Friday, January 8, 2010

What's Cooking? Summer Treats

This first appeared in the July, 2009, issue of the Left Hand Valley Courier.

What’s better than a juicy summer peach? How about personal peach pies topped with a ridiculously decadent scoop of ice cream? It’s the perfect end to a summer dinner, and the pies could serve as breakfast the next day.

Just don’t tell anyone I said that.

Rustic Mini Peach Pies
Adapted from “The Sweeter Side of Amy’s Bread”

Amy’s Bread is a famous bakery in New York, but all I know about it is that this book has produced a number of winners in my kitchen. The recipes include both volume and weight (grams and ounces) measurements, but I’ll go with volume here, for the scale-less cooks.

Pie Crust
3/4 cup butter, in 1/4 inch dice
2 1/4 cup flour
2 tablespoons sugar
3/4 teaspoon kosher salt
6-8 tablespoons ice water
1/2 cup vegetable shortening

Pie Filling
4-5 medium peaches
1/3 cup light brown sugar
2 tablespoons brown sugar
1/2 teaspoon cinnamon
1/2 teaspoon lemon juice
1/8 teaspoon lemon zest
1/8 teaspoon kosher salt
1 tablespoon sugar

Freeze the diced butter for at least 15 minutes. In a large bowl, whisk together flour, sugar, sugar and salt. Add diced butter to the mixture and toss to coat. Add shortening and toss briefly. With a pastry blender or two knives, cut butter and shortening into the flour until the fat is in pea-sized pieces.

Add six tablespoons of the water and try to gather the dough together. If it’s too dry, add more water until you can gather the dough into a ball and there are no dry bits of flour.

Wrap the dough in plastic wrap and flatten it into a 3/4-inch thick disk, and refrigerate for up to 2 days, or put it in the freezer for up to an hour if you’re going to make the pie immediately.

Preheat oven to 450 degrees, and line two baking sheets with parchment.

Wash peaches, cut in half, remove pits, and cut each half into 4 wedges. (Note: I peeled mine.) Put sugar, cornstarch, cinnamon, lemon juice and zest and salt into a medium bowl and whisk to combine. Add peaches, stir, and let stand for 10 minutes.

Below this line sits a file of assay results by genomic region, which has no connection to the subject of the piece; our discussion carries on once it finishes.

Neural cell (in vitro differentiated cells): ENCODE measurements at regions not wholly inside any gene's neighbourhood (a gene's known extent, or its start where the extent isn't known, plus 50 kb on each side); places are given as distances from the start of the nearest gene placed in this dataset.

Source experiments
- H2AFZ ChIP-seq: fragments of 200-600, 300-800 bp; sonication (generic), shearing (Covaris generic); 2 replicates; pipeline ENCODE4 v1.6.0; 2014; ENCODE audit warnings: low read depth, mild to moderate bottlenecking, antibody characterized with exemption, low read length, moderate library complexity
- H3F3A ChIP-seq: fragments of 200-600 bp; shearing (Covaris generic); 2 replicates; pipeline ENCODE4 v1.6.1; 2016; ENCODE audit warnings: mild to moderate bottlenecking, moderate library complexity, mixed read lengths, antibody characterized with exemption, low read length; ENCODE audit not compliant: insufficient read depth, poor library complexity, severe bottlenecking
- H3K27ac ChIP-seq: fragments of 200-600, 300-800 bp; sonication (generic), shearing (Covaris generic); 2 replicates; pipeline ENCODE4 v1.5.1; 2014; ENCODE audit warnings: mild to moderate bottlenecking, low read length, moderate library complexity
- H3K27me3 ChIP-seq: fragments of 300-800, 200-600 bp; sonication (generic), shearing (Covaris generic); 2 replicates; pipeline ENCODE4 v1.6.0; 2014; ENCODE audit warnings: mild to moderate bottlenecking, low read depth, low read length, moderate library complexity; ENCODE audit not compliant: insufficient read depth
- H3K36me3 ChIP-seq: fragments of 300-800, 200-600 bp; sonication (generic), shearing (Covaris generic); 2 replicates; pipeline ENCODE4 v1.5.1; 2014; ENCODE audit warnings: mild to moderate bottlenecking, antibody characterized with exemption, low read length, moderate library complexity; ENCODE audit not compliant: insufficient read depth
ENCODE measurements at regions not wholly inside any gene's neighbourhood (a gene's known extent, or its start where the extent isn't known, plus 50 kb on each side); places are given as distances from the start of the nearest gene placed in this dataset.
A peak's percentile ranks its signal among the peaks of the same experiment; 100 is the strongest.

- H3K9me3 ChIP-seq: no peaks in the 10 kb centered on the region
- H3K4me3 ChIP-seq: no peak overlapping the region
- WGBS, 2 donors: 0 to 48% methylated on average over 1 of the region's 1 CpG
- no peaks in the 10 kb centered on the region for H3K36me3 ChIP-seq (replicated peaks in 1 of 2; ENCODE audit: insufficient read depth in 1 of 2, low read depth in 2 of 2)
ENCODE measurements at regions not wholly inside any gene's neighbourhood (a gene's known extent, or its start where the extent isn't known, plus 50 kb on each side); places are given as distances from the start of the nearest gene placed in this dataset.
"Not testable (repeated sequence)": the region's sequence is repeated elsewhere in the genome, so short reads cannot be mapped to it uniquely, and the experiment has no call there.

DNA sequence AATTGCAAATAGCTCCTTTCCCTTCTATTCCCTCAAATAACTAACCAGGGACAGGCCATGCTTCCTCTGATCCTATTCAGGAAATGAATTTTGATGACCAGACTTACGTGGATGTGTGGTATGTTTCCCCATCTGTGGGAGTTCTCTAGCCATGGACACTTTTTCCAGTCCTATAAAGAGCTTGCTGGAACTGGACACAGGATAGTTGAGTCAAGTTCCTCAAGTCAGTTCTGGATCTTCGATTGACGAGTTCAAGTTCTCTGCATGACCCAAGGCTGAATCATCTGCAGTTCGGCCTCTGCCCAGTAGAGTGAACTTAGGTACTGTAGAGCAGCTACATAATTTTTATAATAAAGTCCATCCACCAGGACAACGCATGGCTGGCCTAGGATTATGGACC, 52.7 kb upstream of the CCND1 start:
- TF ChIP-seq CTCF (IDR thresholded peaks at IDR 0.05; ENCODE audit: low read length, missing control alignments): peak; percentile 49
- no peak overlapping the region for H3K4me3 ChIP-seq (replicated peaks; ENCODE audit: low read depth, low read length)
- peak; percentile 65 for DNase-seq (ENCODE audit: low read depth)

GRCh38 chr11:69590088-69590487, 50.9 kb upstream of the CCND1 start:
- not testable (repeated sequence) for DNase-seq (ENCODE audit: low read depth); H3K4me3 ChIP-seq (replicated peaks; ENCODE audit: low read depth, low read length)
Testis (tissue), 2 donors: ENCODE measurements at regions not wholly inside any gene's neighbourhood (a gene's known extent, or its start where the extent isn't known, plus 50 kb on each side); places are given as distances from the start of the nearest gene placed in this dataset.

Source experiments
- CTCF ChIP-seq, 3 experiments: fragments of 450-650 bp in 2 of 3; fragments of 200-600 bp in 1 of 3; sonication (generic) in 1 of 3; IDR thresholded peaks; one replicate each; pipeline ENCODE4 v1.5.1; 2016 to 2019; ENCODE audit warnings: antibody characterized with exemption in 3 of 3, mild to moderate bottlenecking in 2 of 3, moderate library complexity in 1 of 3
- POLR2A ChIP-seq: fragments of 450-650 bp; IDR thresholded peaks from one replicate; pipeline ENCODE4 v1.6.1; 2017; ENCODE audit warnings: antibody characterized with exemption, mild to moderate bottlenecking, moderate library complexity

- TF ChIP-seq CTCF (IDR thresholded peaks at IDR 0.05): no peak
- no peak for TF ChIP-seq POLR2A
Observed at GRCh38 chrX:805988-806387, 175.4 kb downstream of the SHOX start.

On a lightly floured surface, roll dough 1/8 to 1/4 inch thick. Cut six 6-inch circles from the dough. If you need to, gather and re-roll scraps to make the six circles. Put three circles on each baking sheet.

Sprinkle the dough circles lightly with sugar, then distribute the peach filling on the circles – about 6 slices on each circle, leaving a 1 1/2 border of dough around the fruit. Fold the dough border up over the filling.

Bake for 14 minutes, rotate the pans, then lower the heat to 350 and bake 11-14 minutes longer, until the crust is brown and the filling is bubbling.

Put the finished pies on a wire rack to cool a bit. They can be served warm or cool.

Brown Butter Ice Cream
Adapted from “Fat”

The subtitle of this book is “An appreciation of a misunderstood ingredient, with recipes.” Yes, it’s a cookbook, but it also discusses the pros and cons and histories of the various types of fat. It’s also larded with quotations, definitions and sayings like: “Fine words butter no parsnips.”

1 cup whole milk
1 cup whipping cream
1/2 cup sugar
1/2 cup butter, diced
1/2 teaspoon freshly squeezed lemon juice
3 egg yolks
1/8 teaspoon fine sea salt

Combine milk and cream in a saucepan and add about half the sugar. Bring to a boil over medium heat, then remove pan from heat and set aside.

In another saucepan, melt butter over low heat, then increase heat to medium. When the milk solids at the bottom of the pan turn brown and the butter smells nutty, remove the pan from the heat, add the lemon juice, and transfer to a bowl to cool.

In a large bowl, whisk the egg yolks with the remaining sugar and salt until light in color and thick. Add the cooled brown butter slowly whisking vigorously so the mixture is emulsified. Then slowly whisk in the cream/milk mixture.

Pour the mixture into a clean pan and cook over medium heat, stirring constantly, until the mixture thickens and coats the back of a spoon. Strain the mixture into bowl and cool quickly by placing the bowl into a larger bowl filled with ice water.

Stir the mixture often while cooling. When it is completely cool, cover and refrigerate overnight. The next day, churn the mixture in an ice cream machine following the manufacturer’s instructions.

1 comment:

dbcurrie said...

After this article was published, a friend of mine commented that she was a big fan of butter, and the she tried the ice cream recipe and it was the best she'd ever made.

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